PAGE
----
VANCOUVER - Canadian Prime Minister Justin Trudeau joined world leaders Thursday in offering condolences to the British Royal Family on the death of Queen Elizabeth, whose death at the age of 96 marks the end of an era for many in Britain and the wider Commonwealth.
Mr Trudeau expressed his condolences from Vancouver, where he has been at a three-day Cabinet retreat.
Canada announced a 10-day mourning period and lowered the flag on Canada's parliamentary buildings to half-mast.
"It is with the deepest of sorrow that we learned today of the passing of her majesty Queen Elizabeth II," Mr Trudeau, dressed in a dark suit, said in remarks to reporters.
"She was our Queen for almost half of Canada's existence, and she had an obvious deep and abiding love and affection for Canadians," he said. "She was one of my favourite people in the world, and I will miss her so."
Queen Elizabeth died in Scotland surrounded by some of her family members, Buckingham Palace said Thursday.
Her eldest son Charles, 73, automatically becomes king of the United Kingdom and the head of state of 14 other realms, including Canada. His wife Camilla becomes Queen Consort.
Although Canada ceased being a colony of Britain in 1867, it remained in the British Empire until 1982, and is still a member of the Commonwealth of former empire countries that have the British monarch as head of state.A British-appointed governor-general acts on behalf of the monarch.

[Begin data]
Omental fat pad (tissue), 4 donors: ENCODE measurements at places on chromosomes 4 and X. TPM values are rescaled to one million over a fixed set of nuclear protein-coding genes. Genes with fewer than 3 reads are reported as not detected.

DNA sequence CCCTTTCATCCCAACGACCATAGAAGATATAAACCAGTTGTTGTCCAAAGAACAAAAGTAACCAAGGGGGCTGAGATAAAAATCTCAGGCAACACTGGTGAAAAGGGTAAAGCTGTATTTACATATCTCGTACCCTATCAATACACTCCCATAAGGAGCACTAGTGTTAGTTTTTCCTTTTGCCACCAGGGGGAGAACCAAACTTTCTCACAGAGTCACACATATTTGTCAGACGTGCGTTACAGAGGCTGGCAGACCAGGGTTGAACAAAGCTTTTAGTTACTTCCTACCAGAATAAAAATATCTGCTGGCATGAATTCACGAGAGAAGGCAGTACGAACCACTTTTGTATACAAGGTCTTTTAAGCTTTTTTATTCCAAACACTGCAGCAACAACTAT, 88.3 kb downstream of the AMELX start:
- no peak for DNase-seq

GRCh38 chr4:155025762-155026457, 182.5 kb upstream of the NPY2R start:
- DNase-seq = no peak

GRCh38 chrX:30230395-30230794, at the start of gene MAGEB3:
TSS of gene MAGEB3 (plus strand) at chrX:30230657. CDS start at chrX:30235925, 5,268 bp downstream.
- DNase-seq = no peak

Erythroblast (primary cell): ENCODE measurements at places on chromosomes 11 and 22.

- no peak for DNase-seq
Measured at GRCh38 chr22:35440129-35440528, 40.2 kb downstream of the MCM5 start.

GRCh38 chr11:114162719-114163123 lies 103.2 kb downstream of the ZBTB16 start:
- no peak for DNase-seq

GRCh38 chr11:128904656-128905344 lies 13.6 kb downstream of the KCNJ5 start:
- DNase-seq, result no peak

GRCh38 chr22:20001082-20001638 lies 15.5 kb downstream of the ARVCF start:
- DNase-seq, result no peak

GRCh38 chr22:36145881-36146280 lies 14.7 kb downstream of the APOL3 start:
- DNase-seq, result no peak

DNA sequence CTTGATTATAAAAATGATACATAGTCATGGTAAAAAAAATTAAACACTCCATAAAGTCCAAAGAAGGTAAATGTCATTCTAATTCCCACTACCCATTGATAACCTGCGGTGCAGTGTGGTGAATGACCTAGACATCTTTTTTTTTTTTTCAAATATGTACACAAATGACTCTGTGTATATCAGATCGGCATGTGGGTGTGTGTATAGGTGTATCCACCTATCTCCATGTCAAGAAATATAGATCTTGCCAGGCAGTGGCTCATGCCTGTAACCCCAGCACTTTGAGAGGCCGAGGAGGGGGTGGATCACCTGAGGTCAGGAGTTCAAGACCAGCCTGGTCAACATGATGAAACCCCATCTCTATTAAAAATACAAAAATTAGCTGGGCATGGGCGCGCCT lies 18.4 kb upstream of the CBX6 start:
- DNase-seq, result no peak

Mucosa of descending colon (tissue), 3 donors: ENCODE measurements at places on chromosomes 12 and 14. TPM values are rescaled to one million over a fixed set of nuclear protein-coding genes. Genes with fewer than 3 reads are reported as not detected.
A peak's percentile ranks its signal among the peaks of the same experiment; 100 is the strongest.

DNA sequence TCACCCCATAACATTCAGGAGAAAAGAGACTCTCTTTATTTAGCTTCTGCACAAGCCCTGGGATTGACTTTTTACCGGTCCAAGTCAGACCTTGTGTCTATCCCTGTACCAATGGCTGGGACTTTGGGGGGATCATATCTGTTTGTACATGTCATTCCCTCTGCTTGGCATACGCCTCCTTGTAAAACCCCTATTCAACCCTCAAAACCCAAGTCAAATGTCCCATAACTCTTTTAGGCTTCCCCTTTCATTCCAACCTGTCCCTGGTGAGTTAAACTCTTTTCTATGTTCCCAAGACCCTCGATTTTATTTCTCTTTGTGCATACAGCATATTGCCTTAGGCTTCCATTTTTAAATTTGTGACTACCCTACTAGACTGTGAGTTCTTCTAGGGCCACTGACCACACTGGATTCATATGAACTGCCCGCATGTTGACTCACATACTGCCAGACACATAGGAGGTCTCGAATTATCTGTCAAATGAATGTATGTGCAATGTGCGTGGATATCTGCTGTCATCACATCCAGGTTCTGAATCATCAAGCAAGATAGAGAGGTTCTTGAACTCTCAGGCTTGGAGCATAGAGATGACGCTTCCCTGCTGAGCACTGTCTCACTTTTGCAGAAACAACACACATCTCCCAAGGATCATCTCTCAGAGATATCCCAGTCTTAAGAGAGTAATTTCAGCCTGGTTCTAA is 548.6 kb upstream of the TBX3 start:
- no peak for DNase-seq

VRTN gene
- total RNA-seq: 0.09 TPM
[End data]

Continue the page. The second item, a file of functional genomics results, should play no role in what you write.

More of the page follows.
The Queen visited Canada more than any other country during her reign - 23 times as part of Royal Tours over the course of 70 years.
James Smith Cree Nation, which witnessed one of Canada's worst ever incidents of mass violence on Sunday, resulting in the death of 10 people, received this week one of Queen Elizabeth's last letters of condolence, one of the chiefs told reporters Thursday.
At the Clarence & Cripps British boutique and tea-room near Montreal, some customers were stunned to learn of the Queen's death, while others were hugging and in tears, said co-owner Nicky Fisher, who is from England.
"Everybody was just standing around not really knowing what to do," Mr Fisher said. "If she'd been sick for a while, we'd have been prepared. It is hard. It's the real end of an era," she added.
Ms Monique Ledoyen came to Ottawa from North Vancouver to meet a group of friends from her college days and tour Rideau Hall, the official residence of Canada's governor-general. But the tour was cancelled due to the Queen's death.
Ms Ledoyen said she met the Queen during a royal visit to Winnipeg in 1970.
"I was a Girl Guide and I was in her honour guard, and the Queen and Prince Philip and Charles and Anne walked by me," she said, adding Prince Philip spoke to her. "I was just thrilled." REUTERS